In Taiwan’s exhibition, housed a 10-minute walk away from the biennale’s main venues (political considerations have kept it from being classified as a national pavilion), curator Jimenez Lai explored the influence of domestic life on the Taiwanese cityscape by creating nine distinct houses, each dedicated to a different aspect of the island’s culture and lifestyle. “The atom that makes up the city is the house, and we’re looking at the politics of the house,” says Lai. In The Space that Remains, another satellite exhibition, Taiwanese photographer Yao Jui-chung captures poignant images of ruined buildings.

In Hong Kong’s exhibition, curators commissioned four short films that reflect the city’s links to the adjacent Pearl River Delta, a fast-developing region of mainland China. Each film’s themes are represented by two models of real-world architectural projects. One of the films, Connections, a documentary about three generations of migrant women, is paired with models of the Lo Wu border crossing in Shenzhen and the Kowloon Station complex in Hong Kong, reflecting the shift of the frontier from the edge of the city to its centre.

“In a lot of architectural exhibitions, people focus on iconic stuff, but we’re all ordinary people, so we should think about how ordinary people live,” says Ivan Fu. “Architecture is very rational, but film is very emotional,” says Heiward Mak, who directed SAR², a film that touches on the alienation felt by residents of a new development zone in Shenzhen. “We are trying to use that emotional angle to express what citizens feel about living in the places they do.”

Shedding new light on overlooked architecture was the goal of New Zealand’s inaugural contribution to the biennale, Last, Loneliest, Loveliest, which examines the influence of traditional Maori and Pacific Island architecture on the country’s built environment. “The architectural world is Eurocentric – we’re departing quite deliberately from it,” says curator David Mitchell.

Along with documenting Maori post-and-beam construction techniques and what architect Rau Hoskins calls “a strong anthropomorphic element,” in Maori architecture—buildings were seen as the embodiment of ancestors—the show also reveals the deliberate attempts by modernist New Zealand architects to depart from European traditions by creating light, ethereal timber structures. It even makes an argument for including work such as Shigeru Ban’s Christchurch paper cathedral into the Pacific tradition.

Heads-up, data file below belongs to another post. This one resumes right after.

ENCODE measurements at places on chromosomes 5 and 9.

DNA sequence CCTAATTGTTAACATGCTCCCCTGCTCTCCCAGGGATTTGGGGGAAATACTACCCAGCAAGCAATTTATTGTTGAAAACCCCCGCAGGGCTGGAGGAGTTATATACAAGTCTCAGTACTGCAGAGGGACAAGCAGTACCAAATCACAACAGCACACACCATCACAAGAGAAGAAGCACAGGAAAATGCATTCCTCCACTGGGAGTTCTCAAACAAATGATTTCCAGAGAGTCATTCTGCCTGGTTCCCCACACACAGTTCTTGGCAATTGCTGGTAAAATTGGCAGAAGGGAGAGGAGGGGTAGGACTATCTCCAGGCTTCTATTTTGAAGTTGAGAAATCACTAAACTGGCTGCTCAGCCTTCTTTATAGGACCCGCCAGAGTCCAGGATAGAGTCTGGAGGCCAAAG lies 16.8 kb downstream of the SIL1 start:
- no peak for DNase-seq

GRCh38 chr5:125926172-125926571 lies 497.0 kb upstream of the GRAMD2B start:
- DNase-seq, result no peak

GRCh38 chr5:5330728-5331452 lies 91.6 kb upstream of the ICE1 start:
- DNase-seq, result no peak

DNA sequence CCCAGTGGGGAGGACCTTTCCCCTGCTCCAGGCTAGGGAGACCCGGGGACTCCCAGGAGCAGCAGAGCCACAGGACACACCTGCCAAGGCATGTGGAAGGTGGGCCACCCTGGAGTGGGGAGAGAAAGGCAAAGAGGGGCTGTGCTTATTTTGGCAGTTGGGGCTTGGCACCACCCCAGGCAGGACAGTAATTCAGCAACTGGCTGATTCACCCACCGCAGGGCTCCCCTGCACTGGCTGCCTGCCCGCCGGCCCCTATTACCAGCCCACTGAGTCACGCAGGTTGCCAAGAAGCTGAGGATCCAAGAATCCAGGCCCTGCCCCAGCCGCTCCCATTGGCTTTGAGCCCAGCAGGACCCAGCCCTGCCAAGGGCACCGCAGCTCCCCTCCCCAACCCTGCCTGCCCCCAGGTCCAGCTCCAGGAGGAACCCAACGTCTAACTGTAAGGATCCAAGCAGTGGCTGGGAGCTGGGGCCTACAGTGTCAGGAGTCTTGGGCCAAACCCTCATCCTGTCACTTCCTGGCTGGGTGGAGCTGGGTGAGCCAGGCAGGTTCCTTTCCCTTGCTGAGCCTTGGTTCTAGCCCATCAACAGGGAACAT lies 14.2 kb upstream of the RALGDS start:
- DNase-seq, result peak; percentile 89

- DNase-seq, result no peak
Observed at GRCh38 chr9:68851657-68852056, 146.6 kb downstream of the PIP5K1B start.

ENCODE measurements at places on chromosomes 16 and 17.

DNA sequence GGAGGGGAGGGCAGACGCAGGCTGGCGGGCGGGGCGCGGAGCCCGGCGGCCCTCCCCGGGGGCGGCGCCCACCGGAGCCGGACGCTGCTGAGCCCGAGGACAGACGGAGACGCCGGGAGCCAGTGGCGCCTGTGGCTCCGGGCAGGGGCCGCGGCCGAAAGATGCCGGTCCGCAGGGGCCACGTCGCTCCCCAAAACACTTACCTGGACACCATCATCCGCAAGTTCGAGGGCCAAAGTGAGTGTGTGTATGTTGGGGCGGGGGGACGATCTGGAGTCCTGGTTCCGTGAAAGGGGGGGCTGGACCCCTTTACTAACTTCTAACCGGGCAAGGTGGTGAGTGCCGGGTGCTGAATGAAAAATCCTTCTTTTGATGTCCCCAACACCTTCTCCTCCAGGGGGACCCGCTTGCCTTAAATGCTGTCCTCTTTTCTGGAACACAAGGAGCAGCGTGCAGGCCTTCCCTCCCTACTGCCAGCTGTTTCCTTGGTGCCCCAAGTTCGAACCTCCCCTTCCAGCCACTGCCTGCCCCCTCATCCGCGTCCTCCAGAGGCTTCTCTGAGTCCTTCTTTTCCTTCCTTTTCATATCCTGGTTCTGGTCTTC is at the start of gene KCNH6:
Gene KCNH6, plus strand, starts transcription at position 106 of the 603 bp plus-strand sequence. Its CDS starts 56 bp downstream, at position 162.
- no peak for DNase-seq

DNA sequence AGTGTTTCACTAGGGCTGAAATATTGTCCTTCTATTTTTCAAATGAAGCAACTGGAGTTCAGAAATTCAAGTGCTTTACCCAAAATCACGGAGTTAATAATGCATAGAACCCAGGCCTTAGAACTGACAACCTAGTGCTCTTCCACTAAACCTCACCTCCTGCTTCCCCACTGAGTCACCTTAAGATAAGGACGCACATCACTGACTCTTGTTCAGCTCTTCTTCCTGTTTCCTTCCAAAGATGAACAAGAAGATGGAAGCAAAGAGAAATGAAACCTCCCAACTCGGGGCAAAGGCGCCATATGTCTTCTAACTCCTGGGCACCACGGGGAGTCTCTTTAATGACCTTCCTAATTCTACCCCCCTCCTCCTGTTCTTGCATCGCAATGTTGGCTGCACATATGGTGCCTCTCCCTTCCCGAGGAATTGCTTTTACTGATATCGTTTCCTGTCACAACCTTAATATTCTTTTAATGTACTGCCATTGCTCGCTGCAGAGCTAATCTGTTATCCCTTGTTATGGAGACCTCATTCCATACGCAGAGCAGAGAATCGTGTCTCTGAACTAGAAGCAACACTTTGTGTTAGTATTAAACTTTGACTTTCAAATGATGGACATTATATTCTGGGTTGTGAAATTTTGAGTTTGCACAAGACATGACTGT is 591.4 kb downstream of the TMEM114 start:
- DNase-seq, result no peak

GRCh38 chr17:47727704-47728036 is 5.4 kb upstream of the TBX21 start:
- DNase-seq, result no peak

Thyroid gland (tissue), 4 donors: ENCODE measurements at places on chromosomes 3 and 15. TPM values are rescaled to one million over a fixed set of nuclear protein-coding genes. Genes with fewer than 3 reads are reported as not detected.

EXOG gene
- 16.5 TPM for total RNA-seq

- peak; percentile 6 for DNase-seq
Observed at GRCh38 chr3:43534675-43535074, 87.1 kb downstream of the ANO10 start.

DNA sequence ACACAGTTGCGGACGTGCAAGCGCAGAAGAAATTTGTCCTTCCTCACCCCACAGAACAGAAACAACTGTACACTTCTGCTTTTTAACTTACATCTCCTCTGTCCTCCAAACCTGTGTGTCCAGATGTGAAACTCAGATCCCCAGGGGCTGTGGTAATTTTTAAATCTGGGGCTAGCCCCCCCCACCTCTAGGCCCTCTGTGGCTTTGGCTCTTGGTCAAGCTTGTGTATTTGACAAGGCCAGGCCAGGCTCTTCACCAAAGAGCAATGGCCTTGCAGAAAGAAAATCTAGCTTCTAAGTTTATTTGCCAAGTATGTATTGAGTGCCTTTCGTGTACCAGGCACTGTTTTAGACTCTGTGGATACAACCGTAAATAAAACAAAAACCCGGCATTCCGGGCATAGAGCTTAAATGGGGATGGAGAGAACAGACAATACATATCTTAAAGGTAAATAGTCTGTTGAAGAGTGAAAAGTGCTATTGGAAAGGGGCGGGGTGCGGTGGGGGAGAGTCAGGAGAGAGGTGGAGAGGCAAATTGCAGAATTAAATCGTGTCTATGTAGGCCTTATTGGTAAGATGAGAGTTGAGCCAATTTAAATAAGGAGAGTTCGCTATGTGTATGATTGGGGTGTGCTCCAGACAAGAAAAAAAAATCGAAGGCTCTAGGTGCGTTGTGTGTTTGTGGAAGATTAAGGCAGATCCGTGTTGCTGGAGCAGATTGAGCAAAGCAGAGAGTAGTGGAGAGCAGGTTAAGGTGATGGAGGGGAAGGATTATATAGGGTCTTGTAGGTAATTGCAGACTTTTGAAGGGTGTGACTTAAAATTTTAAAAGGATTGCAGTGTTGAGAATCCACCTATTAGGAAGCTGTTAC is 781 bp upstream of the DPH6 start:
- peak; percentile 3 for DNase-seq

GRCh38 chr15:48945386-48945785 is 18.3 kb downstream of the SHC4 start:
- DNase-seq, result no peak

While the New Zealand exhibition stresses the adaptability of modernism to local contexts, the Korea pavilion takes the opposite tack by highlighting the similarity between North and South. “It really made a very important point about how modernity has been instrumentalised by completely opposing political ideologies and yet somehow ends up always looking the same,” says Aric Chen. That seems to reflect a point made by Rem Koolhaas in his curatorial statement for the biennale: “Architectures that were once specific and local have become interchangeable and global,” he writes. “National identity has seemingly been sacrificed to modernity.”

That notion weighed heavily over the discussion at the Hong Kong exhibition. “Asian countries share a lot of cultural background, so maybe there can be a joint venue that shows Asia a whole rather than as individual countries,” said Singaporean architect Edmund Ng, but Indian architect Rahul Mehrotra disagreed. “I think this talk of Asia is very problematic,” he said. “What happens in China and what happens in India are quite different, but on the other hand, with things like slums, there are global narratives that go across countries.” German curator Nikolaus Hirsch agreed: “Identity politics makes it incredibly difficult for us to operate and address all of these social issues.”

Chen is similarly wary about any deliberate effort to boost Asian participation at the biennale. “If we seen an under-representation of Asian countries at the biennale, it’s because architecture as a discipline is less developed in those countries,” he says. “I don’t think we want to have the tail wagging the dog. Once architecture becomes a more mature and sophisticated field in many of the countries around us, their pavilions will naturally get stronger.”

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Le Corbusier’s Villa Arpel

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The French pavilion

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At the Giardini della Biennale

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Outside the Arsenale

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Inside the Arsenale

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The Japanese pavilion


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Drawing lines in the sand in the Israeli pavilion

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Dance performance in Mondoitalia

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Inside the Arsenale

This entry was written by Christopher DeWolf , posted on Saturday August 30 2014at 05:08 am , filed under Architecture, Art and Design, Asia Pacific, Europe, Interior Space, Society and Culture and tagged , , , , , . Bookmark the permalink . Post a comment below or leave a trackback: Trackback URL.